URL stands for Universal Resource Locator.
It’s the entry in the registry that connects your payment account to the ownership of a ‘domain name’. All domain names are owned by proxy by a registrar. This is why you go to a “registrar” to purchase a domain name – not your host. Some hosts also function as registrars so it can be confusing.
It’s the responsibility of the registrar to connect your URL with the IP address of your hosting company through a setting called “DNS”. It’s really not worth remembering what all those letters stand for because you will never hear anyone refer to them by their full English names.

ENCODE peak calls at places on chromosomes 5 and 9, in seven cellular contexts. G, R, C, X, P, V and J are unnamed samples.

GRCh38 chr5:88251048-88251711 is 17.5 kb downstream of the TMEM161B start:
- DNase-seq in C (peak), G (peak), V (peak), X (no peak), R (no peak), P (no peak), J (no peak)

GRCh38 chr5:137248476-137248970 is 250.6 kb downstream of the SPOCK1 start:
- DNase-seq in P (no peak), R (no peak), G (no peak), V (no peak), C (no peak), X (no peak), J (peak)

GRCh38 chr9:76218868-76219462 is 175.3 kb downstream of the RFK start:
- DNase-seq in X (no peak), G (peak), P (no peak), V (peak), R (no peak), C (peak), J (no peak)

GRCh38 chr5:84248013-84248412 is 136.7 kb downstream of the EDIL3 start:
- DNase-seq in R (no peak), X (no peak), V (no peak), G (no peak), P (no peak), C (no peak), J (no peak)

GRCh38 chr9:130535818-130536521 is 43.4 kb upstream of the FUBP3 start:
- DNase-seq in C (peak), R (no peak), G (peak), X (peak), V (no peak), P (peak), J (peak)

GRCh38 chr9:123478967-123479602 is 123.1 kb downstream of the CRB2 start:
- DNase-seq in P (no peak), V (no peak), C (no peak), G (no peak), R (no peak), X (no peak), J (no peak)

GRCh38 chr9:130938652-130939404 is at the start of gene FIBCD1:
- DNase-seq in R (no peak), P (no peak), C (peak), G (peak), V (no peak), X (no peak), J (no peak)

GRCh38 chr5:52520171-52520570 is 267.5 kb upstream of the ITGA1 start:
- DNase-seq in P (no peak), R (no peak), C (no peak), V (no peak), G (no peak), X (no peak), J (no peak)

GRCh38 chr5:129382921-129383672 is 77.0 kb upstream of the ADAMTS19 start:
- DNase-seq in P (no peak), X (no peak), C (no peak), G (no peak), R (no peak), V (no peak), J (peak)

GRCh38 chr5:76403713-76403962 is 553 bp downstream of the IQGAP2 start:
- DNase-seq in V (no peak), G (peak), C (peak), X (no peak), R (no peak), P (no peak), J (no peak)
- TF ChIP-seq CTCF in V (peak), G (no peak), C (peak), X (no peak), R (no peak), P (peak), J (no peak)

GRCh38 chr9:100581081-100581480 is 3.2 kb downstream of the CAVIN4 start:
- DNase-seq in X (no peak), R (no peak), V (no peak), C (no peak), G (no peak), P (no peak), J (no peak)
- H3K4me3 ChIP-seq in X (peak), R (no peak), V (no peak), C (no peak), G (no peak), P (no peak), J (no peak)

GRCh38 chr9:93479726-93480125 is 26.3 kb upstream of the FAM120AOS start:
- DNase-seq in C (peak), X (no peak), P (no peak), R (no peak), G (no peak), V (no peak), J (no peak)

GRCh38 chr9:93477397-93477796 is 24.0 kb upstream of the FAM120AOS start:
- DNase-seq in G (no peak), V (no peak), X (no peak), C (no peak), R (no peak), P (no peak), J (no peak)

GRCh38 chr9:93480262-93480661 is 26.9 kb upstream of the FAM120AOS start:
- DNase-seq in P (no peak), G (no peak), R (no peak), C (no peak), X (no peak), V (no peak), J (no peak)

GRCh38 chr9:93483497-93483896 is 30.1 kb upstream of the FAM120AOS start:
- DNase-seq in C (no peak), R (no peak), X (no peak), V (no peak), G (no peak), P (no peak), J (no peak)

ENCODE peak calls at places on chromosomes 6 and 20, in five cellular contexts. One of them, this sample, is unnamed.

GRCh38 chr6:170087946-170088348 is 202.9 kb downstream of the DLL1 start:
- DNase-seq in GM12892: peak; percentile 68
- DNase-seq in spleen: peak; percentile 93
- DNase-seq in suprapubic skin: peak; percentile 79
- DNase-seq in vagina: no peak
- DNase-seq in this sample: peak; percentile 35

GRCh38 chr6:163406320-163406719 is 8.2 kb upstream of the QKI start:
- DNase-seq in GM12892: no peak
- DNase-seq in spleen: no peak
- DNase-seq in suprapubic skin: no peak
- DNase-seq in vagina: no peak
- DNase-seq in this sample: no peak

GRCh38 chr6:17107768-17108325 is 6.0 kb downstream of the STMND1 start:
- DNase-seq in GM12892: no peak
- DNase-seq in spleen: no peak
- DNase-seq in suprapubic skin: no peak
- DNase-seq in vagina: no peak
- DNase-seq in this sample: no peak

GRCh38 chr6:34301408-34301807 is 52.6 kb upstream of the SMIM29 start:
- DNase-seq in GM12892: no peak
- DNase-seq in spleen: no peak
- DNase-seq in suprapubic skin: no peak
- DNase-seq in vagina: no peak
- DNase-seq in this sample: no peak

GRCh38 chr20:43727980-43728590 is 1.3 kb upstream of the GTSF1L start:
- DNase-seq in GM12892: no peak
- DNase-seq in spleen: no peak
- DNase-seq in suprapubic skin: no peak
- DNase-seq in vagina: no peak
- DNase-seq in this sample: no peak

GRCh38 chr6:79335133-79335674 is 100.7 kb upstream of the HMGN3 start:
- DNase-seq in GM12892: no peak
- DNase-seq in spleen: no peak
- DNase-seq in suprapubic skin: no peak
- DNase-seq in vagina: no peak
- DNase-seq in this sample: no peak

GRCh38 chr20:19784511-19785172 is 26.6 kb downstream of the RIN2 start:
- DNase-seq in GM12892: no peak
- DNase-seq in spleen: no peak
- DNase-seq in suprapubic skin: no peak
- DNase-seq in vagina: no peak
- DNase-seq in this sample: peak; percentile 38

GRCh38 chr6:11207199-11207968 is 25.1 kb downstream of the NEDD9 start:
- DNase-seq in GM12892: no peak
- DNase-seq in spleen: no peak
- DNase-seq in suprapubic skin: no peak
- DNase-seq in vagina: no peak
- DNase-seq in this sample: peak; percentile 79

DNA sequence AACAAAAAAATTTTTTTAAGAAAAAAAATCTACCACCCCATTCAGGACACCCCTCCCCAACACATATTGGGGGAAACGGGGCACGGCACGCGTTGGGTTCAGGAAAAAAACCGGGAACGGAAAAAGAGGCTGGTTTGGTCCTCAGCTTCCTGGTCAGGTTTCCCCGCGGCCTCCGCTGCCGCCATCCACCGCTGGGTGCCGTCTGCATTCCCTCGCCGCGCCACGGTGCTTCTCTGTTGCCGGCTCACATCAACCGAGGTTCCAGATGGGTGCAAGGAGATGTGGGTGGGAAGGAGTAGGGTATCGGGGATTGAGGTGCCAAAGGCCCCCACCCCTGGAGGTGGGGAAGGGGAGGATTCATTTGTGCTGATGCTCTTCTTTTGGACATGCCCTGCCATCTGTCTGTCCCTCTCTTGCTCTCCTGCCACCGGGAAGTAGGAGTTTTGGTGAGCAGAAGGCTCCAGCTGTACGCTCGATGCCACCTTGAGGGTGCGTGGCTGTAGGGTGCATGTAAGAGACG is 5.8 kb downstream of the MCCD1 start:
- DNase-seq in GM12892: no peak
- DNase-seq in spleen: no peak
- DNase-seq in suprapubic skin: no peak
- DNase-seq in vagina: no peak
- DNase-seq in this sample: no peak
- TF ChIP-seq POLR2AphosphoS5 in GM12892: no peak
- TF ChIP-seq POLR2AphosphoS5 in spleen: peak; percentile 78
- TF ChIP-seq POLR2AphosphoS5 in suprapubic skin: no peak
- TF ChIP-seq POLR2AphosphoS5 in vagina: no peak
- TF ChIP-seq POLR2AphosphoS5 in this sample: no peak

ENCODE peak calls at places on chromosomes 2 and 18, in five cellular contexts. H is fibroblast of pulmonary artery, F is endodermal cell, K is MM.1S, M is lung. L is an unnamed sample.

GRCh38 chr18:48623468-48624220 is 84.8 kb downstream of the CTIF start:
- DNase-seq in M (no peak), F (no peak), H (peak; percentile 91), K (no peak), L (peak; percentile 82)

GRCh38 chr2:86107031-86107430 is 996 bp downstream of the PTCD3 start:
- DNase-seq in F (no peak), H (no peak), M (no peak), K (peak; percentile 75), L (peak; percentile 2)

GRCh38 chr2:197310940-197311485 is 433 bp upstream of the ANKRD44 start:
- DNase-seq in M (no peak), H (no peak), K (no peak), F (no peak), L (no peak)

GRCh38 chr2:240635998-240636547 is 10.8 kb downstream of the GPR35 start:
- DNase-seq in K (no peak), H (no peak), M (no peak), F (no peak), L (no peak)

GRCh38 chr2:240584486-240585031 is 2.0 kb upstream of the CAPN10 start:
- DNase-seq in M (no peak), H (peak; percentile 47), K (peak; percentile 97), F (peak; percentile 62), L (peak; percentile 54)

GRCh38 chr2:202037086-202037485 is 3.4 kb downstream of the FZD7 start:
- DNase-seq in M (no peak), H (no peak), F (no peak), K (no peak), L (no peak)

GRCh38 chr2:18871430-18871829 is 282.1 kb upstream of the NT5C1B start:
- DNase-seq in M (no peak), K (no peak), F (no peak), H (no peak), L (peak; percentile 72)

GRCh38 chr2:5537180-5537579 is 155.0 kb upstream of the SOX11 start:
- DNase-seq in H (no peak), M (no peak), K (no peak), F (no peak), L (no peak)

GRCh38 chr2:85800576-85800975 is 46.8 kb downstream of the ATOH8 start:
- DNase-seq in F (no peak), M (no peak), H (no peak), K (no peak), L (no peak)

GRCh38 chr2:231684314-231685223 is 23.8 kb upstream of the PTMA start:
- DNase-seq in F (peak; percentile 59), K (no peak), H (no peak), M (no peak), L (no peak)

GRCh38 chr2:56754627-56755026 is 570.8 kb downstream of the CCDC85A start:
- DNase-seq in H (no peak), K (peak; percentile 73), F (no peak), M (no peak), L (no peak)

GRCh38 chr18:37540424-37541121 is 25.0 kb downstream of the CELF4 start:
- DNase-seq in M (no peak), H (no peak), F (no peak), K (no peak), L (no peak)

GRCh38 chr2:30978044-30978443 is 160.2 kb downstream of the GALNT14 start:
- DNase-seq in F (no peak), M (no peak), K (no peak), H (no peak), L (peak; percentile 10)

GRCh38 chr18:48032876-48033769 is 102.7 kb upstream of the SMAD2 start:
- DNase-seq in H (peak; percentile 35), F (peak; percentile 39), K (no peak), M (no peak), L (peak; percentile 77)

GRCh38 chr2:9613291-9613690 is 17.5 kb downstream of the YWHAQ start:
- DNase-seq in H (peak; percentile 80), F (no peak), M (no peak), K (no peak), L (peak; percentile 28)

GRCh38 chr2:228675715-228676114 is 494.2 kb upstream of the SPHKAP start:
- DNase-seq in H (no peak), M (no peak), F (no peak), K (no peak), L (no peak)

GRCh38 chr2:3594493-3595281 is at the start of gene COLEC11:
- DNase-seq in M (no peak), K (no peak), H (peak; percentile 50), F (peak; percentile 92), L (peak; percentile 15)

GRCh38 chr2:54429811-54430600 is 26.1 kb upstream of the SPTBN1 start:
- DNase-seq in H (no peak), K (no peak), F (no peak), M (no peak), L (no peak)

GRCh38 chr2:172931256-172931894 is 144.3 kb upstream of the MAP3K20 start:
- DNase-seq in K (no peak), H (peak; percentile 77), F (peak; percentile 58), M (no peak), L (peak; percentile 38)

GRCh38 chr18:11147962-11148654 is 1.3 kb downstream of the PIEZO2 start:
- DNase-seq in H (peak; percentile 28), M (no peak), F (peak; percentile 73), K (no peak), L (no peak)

WARNING: if you have a URL that is connected to a business, or you have just spent a lot of time building it up, always put it on auto-renew. If you let it expire, the danger isn’t from domain poachers that are lurking to snatch it up, but from the registrars themselves. They keep possession of the names for about 30-60 days offering you a ‘second chance’ to get your name back. The second chance often comes at an incredibly inflated price (a $12 renewal turns into a $250 purchase). Be warned!